Silverwork. Filipinos learned the techniques of silverwork and gilding from the Chinese. The skill was devoted earlier to standard ecclesiastical accessories. The most unusual of these are exvotos, offerings in the shape of eyes, noses, lips, limbs and other body parts from people who have been cured of their afflictions through divine intercession.
Today's silversmiths continue to turn out liturgical objects, though their interest is focused on jewelry and objects d'art. But folk creations are still plentiful. The Mandaya woman's prized possession is an enormous silver disc neckpiece, about ten inches in diameter, which has been etched with geometric motifs arranged in concentric circles. The betel nut container exemplifies the art of silver inlaying in Mindanao. Most are rectangular but some are shaped like butterflies, crescents and frogs.
Excavated pottery attests to the ancient Filipino's skill in this medium. Unfortunately, his talent for shaping clay into ritual and domestic implements was stunted by the arrival of trade porcelain from China, Thailand and Indochina. Porcelain was considered more decorative as ritual vessels and proved better than the porous clay for storing food and liquids.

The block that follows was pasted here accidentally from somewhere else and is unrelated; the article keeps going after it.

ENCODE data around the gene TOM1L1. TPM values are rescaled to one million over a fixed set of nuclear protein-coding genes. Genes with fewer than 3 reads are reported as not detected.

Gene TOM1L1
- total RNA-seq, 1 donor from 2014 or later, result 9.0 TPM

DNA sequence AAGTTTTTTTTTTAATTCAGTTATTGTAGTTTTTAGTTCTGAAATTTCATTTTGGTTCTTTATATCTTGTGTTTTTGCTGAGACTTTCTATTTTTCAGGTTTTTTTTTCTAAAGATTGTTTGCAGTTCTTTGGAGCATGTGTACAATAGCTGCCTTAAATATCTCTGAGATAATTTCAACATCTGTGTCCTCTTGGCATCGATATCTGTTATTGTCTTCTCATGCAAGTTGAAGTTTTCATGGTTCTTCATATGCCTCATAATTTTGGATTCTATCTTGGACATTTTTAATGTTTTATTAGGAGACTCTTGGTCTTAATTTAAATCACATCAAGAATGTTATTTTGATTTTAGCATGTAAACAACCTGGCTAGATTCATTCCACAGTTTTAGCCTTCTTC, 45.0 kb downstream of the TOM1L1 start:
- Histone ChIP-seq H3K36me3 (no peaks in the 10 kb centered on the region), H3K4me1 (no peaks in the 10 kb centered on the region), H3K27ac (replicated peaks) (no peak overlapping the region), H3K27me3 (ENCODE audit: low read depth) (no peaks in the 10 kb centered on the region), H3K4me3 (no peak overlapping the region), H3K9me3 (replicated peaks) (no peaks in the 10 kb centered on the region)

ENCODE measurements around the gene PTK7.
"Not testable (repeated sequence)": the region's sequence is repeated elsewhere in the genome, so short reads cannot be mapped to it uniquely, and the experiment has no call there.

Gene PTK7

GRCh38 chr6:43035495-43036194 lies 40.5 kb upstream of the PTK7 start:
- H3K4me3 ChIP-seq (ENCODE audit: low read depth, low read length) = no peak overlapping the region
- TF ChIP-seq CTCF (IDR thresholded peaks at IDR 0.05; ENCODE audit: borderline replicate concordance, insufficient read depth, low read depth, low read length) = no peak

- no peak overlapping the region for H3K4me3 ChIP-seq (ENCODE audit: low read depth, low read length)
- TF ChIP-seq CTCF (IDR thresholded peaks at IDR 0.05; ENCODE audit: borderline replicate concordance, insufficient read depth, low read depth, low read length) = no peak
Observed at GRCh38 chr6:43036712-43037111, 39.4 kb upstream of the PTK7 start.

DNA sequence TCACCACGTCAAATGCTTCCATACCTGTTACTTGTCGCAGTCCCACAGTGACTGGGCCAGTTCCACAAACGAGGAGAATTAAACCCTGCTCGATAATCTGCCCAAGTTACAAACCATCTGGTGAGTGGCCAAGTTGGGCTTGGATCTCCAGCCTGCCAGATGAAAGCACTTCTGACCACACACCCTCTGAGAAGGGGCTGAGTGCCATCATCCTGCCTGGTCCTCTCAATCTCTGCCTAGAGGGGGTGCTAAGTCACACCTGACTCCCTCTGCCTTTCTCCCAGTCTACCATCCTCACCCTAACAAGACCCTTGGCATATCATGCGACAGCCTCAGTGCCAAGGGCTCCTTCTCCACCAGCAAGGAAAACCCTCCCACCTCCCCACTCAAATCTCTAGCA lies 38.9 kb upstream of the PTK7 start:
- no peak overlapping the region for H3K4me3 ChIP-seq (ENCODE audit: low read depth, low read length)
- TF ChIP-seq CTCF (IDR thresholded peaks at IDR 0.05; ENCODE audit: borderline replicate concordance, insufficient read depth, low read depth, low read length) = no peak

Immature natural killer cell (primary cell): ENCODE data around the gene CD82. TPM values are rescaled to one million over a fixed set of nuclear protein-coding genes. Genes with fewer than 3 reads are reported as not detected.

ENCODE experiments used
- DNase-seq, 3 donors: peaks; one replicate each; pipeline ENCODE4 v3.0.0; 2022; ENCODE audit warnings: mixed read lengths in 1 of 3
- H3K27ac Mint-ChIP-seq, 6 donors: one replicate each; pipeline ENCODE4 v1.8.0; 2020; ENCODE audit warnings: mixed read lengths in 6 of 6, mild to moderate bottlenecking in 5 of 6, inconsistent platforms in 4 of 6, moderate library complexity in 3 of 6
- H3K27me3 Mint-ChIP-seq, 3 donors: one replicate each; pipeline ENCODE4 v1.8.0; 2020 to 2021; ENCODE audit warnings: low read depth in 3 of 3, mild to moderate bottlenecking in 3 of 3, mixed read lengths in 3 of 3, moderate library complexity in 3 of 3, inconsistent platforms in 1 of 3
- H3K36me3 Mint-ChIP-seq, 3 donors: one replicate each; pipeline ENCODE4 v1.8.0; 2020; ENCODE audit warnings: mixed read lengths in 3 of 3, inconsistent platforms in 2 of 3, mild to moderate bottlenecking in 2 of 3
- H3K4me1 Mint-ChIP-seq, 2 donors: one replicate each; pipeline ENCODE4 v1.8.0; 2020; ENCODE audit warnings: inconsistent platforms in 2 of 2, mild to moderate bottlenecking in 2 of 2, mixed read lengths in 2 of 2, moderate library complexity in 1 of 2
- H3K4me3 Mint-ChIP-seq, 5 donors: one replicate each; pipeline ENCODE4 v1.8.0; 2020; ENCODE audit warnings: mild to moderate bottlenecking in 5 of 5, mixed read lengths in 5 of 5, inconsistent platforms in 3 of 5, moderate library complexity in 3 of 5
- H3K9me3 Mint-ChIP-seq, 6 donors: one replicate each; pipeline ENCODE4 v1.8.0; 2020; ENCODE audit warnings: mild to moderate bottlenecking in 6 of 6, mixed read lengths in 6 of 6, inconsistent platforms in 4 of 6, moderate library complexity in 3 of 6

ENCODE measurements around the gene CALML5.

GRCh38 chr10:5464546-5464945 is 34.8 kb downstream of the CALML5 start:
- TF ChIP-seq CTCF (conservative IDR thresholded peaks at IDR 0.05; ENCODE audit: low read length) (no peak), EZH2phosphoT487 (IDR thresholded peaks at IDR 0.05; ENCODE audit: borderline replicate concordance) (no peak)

However, some of the ethnic pottery traditions exist to this day. The kilns of Vigan in Ilocos Sur continue to fire the burnay, a high tempered pot introduced by Fookienese settlers in the early 1900s. The burnay is popular because of its many uses - for cooking, for storing drinking water and salt, and for fermenting basi, the local wine, and bagoong,a fish sauce.
Modern Filipino potters who use traditional as well as modern methods produce a variety of ceramics, from house wares to costume jewelry, which can be bought in craft shops all over the country.
TRADITIONAL CRAFTS TODAY
Many tribal craftsmen continue to produce articles for everyday use as well as for commercial purposes. In addition, modern handicraft manufacturers have revived traditional processes and applied these to new design concepts. New products made from local materials and traditional skills such as fancy tableware in wood and shell, tables, trays, picture frames and boxes of laminated stone and coconut shell, extravagantly embroidered table and bedroom linens, baskets decorated with beads, shells and ceramics, Christmas décor, and home-grown South Sea pearls set in gorgeous jewelry pieces are sold worldwide.
Where can these items be purchased here? Most big department stores at the malls carry a well-stocked Filipiniana section. There are also reputable handicraft stores. The shops in Intramuros sell novelties and antiques.